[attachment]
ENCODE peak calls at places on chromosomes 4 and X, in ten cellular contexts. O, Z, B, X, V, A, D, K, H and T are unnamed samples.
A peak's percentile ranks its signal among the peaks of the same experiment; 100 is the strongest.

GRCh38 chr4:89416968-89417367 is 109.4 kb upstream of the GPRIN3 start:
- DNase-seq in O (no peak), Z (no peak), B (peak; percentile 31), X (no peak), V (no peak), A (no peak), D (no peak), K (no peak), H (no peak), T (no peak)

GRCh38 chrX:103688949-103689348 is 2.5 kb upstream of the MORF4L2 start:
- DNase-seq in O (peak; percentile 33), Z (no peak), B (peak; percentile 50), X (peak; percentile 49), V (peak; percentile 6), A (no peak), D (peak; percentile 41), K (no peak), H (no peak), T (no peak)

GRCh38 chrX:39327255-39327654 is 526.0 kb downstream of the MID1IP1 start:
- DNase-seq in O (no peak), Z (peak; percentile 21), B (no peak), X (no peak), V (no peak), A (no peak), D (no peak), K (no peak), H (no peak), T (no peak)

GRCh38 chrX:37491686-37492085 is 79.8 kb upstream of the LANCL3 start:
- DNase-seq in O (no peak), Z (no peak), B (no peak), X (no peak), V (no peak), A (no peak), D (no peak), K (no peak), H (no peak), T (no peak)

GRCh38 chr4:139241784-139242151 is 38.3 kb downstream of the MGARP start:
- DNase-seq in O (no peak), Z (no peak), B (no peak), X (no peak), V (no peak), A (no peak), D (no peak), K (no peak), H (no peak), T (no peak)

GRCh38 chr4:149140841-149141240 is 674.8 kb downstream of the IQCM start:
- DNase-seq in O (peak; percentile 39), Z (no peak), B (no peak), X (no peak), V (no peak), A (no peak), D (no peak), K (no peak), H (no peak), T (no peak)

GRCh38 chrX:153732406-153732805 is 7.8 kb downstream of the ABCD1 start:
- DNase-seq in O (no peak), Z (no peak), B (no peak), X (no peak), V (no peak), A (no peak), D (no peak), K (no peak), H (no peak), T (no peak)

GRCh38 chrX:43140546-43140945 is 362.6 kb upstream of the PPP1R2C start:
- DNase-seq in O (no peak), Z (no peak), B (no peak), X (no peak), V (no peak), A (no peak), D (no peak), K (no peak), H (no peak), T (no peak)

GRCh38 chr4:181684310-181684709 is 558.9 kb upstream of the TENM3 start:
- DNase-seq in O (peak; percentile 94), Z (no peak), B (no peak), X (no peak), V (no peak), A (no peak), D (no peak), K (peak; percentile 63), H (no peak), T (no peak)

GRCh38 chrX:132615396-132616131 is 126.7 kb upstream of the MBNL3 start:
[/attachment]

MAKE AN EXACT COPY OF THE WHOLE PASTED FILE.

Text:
ENCODE peak calls at places on chromosomes 4 and X, in ten cellular contexts. O, Z, B, X, V, A, D, K, H and T are unnamed samples.
A peak's percentile ranks its signal among the peaks of the same experiment; 100 is the strongest.

GRCh38 chr4:89416968-89417367 is 109.4 kb upstream of the GPRIN3 start:
- DNase-seq in O (no peak), Z (no peak), B (peak; percentile 31), X (no peak), V (no peak), A (no peak), D (no peak), K (no peak), H (no peak), T (no peak)

GRCh38 chrX:103688949-103689348 is 2.5 kb upstream of the MORF4L2 start:
- DNase-seq in O (peak; percentile 33), Z (no peak), B (peak; percentile 50), X (peak; percentile 49), V (peak; percentile 6), A (no peak), D (peak; percentile 41), K (no peak), H (no peak), T (no peak)

GRCh38 chrX:39327255-39327654 is 526.0 kb downstream of the MID1IP1 start:
- DNase-seq in O (no peak), Z (peak; percentile 21), B (no peak), X (no peak), V (no peak), A (no peak), D (no peak), K (no peak), H (no peak), T (no peak)

GRCh38 chrX:37491686-37492085 is 79.8 kb upstream of the LANCL3 start:
- DNase-seq in O (no peak), Z (no peak), B (no peak), X (no peak), V (no peak), A (no peak), D (no peak), K (no peak), H (no peak), T (no peak)

GRCh38 chr4:139241784-139242151 is 38.3 kb downstream of the MGARP start:
- DNase-seq in O (no peak), Z (no peak), B (no peak), X (no peak), V (no peak), A (no peak), D (no peak), K (no peak), H (no peak), T (no peak)

GRCh38 chr4:149140841-149141240 is 674.8 kb downstream of the IQCM start:
- DNase-seq in O (peak; percentile 39), Z (no peak), B (no peak), X (no peak), V (no peak), A (no peak), D (no peak), K (no peak), H (no peak), T (no peak)

GRCh38 chrX:153732406-153732805 is 7.8 kb downstream of the ABCD1 start:
- DNase-seq in O (no peak), Z (no peak), B (no peak), X (no peak), V (no peak), A (no peak), D (no peak), K (no peak), H (no peak), T (no peak)

GRCh38 chrX:43140546-43140945 is 362.6 kb upstream of the PPP1R2C start:
- DNase-seq in O (no peak), Z (no peak), B (no peak), X (no peak), V (no peak), A (no peak), D (no peak), K (no peak), H (no peak), T (no peak)

GRCh38 chr4:181684310-181684709 is 558.9 kb upstream of the TENM3 start:
- DNase-seq in O (peak; percentile 94), Z (no peak), B (no peak), X (no peak), V (no peak), A (no peak), D (no peak), K (peak; percentile 63), H (no peak), T (no peak)

GRCh38 chrX:132615396-132616131 is 126.7 kb upstream of the MBNL3 start: